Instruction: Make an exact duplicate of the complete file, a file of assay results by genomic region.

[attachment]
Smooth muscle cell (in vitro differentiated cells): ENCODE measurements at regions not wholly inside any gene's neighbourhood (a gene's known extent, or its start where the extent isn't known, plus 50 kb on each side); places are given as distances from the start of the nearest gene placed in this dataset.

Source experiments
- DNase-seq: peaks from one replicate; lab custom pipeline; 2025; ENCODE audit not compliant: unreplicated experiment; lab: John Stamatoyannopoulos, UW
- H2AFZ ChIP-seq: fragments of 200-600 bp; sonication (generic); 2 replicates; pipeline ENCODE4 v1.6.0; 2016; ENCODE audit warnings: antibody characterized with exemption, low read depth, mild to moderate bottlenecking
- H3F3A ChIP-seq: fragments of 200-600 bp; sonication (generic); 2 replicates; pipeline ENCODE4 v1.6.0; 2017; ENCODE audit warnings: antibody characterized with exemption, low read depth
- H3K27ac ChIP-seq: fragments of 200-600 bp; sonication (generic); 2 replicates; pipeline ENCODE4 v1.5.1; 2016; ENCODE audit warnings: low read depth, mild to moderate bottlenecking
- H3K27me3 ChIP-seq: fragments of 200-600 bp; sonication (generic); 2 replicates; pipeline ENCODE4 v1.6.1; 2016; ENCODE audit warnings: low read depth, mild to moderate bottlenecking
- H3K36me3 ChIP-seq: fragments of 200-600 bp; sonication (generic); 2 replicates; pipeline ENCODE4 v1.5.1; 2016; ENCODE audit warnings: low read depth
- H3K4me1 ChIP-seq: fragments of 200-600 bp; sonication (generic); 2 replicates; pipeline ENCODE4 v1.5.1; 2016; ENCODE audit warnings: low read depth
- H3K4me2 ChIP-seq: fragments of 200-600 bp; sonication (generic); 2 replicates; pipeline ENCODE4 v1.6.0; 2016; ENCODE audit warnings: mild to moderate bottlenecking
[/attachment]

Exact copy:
Smooth muscle cell (in vitro differentiated cells): ENCODE measurements at regions not wholly inside any gene's neighbourhood (a gene's known extent, or its start where the extent isn't known, plus 50 kb on each side); places are given as distances from the start of the nearest gene placed in this dataset.

Source experiments
- DNase-seq: peaks from one replicate; lab custom pipeline; 2025; ENCODE audit not compliant: unreplicated experiment; lab: John Stamatoyannopoulos, UW
- H2AFZ ChIP-seq: fragments of 200-600 bp; sonication (generic); 2 replicates; pipeline ENCODE4 v1.6.0; 2016; ENCODE audit warnings: antibody characterized with exemption, low read depth, mild to moderate bottlenecking
- H3F3A ChIP-seq: fragments of 200-600 bp; sonication (generic); 2 replicates; pipeline ENCODE4 v1.6.0; 2017; ENCODE audit warnings: antibody characterized with exemption, low read depth
- H3K27ac ChIP-seq: fragments of 200-600 bp; sonication (generic); 2 replicates; pipeline ENCODE4 v1.5.1; 2016; ENCODE audit warnings: low read depth, mild to moderate bottlenecking
- H3K27me3 ChIP-seq: fragments of 200-600 bp; sonication (generic); 2 replicates; pipeline ENCODE4 v1.6.1; 2016; ENCODE audit warnings: low read depth, mild to moderate bottlenecking
- H3K36me3 ChIP-seq: fragments of 200-600 bp; sonication (generic); 2 replicates; pipeline ENCODE4 v1.5.1; 2016; ENCODE audit warnings: low read depth
- H3K4me1 ChIP-seq: fragments of 200-600 bp; sonication (generic); 2 replicates; pipeline ENCODE4 v1.5.1; 2016; ENCODE audit warnings: low read depth
- H3K4me2 ChIP-seq: fragments of 200-600 bp; sonication (generic); 2 replicates; pipeline ENCODE4 v1.6.0; 2016; ENCODE audit warnings: mild to moderate bottlenecking